Readers Write 06/03

All Americans take too much for granted

There is no doubt Americans are facing hard choices. I fear our biggest problem is ourselves. How many of us can truthfully say we keep well informed, vote in every election and contact our representatives regularly? 

Having never known a repressive government, Americans take too much for granted. We don’t howl until something stinks to high heaven and then we march to the polls and throw the rascals out, and go back to our busy lives. 

I’m an independent voter, and I listen to different news channels, read both liberal and conservative newspapers and magazines, and then try to form my own opinion and vote for the best qualified candidate. 

We need, as a people, to entertain the notion that no one party, movement or political philosophy has everything exactly right — and unite this country to be what America should be.

Sherrie Drake, Moreland


Obama, Holder don’t care what the law says

The piece by Kirk Adams (“The truth behind the Arizona immigration law,” Opinion, June 1) was very informative, but it did not address the actual reason for the turmoil surrounding SB 1070. President Barack Obama and Attorney General Eric Holder have no interest in what the law says. Yes, it does mirror existing federal law, and it has safeguards and no unconstitutional police powers. The problem is that Arizona intends to enforce its law, while the Obama administration (pandering for the Hispanic vote) has no intention of enforcing with resolve federal immigration laws that have existed for decades. And now, long-suffering Arizona has pushed a very inconvenient issue to the forefront that the Congress decided to avoid prior to the mid-term elections. The Dems know that an overwhelming majority of Americans support Arizona and want federal immigration laws enforced, and secure borders now — not after the elections.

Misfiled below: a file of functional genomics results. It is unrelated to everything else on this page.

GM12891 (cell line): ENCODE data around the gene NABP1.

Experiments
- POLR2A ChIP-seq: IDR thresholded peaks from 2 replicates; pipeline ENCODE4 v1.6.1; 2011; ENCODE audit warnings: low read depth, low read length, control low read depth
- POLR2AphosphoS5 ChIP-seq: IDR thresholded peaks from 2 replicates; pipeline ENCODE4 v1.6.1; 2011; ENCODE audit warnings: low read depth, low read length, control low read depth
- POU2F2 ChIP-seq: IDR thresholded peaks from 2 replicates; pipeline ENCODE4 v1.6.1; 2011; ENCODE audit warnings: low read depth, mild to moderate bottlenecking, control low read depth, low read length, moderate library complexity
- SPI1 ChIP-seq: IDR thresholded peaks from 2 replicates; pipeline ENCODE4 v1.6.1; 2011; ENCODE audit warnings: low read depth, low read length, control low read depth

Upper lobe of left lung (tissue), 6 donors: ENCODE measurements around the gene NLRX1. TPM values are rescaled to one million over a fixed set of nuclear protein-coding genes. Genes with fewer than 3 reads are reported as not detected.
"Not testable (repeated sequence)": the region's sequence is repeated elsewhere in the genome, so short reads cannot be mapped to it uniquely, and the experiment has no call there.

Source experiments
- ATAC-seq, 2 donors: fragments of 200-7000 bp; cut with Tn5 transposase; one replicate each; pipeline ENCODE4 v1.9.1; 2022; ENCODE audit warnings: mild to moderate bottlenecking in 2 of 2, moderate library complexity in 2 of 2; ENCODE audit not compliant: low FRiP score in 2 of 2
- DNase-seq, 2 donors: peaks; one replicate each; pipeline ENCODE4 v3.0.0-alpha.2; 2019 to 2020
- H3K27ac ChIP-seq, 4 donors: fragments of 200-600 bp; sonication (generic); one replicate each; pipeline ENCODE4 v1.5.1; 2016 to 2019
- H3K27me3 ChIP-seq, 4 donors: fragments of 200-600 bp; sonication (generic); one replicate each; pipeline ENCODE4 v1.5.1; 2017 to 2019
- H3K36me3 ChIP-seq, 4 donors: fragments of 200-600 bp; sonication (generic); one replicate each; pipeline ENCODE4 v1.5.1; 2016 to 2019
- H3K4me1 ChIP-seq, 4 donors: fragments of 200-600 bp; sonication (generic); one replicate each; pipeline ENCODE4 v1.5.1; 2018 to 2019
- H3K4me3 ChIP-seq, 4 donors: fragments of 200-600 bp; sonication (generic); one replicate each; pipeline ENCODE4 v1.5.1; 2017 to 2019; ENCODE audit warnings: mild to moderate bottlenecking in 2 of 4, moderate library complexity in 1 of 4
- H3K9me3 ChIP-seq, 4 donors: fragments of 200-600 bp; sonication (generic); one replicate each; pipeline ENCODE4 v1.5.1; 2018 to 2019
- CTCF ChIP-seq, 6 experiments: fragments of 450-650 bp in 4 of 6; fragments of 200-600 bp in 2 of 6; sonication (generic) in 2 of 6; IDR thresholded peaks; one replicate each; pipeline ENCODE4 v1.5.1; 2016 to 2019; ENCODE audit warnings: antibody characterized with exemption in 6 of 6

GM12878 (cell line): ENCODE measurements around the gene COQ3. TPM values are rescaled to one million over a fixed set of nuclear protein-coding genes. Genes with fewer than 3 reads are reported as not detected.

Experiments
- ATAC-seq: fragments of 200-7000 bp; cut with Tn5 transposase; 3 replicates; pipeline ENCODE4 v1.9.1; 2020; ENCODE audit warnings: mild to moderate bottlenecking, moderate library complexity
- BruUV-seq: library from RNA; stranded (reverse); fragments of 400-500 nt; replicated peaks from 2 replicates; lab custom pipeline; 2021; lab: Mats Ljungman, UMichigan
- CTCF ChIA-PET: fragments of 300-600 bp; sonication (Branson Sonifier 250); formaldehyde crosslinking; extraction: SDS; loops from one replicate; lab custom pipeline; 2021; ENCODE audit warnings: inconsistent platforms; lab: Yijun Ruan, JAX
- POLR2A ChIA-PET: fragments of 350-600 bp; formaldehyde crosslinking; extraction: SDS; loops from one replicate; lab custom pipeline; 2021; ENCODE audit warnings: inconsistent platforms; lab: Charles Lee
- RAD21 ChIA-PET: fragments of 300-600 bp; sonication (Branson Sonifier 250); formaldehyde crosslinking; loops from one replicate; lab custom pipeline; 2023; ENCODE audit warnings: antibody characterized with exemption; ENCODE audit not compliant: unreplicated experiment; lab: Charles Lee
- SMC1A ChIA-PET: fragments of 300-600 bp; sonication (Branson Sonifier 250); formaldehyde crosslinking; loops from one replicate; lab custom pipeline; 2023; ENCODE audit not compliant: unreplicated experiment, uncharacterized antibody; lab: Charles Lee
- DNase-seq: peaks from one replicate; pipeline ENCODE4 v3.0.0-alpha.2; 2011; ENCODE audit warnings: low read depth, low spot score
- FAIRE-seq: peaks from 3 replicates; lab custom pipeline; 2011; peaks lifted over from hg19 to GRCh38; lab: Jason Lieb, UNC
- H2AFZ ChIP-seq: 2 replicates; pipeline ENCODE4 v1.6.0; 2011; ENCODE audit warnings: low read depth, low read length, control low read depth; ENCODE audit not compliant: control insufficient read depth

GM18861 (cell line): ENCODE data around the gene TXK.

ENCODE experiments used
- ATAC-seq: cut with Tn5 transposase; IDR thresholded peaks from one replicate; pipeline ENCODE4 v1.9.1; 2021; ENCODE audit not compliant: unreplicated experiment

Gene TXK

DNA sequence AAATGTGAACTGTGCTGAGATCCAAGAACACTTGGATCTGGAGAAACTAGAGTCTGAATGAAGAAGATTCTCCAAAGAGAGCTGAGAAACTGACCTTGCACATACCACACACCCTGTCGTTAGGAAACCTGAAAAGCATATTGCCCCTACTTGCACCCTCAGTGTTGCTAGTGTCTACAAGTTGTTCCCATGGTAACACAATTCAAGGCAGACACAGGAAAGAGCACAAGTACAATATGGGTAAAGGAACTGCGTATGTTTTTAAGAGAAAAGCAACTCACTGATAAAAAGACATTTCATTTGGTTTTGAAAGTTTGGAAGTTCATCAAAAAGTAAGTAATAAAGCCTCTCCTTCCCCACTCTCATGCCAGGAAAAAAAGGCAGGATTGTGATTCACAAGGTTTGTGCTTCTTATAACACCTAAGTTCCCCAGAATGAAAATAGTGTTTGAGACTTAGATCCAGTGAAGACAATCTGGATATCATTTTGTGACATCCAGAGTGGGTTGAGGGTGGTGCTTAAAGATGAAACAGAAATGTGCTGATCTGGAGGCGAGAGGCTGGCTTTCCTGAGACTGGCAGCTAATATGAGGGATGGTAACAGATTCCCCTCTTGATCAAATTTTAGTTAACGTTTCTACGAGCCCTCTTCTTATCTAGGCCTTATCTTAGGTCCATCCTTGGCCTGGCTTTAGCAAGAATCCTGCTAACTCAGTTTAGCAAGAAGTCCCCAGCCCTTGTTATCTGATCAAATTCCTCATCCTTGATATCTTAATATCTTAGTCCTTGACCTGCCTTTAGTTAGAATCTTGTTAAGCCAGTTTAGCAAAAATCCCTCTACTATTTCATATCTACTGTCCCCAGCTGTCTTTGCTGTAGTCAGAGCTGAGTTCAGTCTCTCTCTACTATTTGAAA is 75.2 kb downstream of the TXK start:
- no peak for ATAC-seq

Gary L. Farmer, Kennesaw


Other alternatives don’t cause death, suffering

As I was reading through all of the articles about the failure of BP to curb the flow of oil and the amount of death and destruction along the Gulf coast, I noticed again a glaring omission. There was no mention of the men and women who died in the explosion.

Our dependence on fossil fuels not only causes death in the wars we fight over it, but death also seems to have become acceptable collateral damage in the mere act of collecting the stuff, whether it be coal or oil. How many people have to die before we realize that we have other alternatives that don’t cause death and suffering to our planet, and our people? When are people going to learn that “drill, baby, drill” leads to “kill, baby, kill”? Someone please tell me, what will it take?

Jay Trevari is a vice chair for the Gwinnett County Democratic Party

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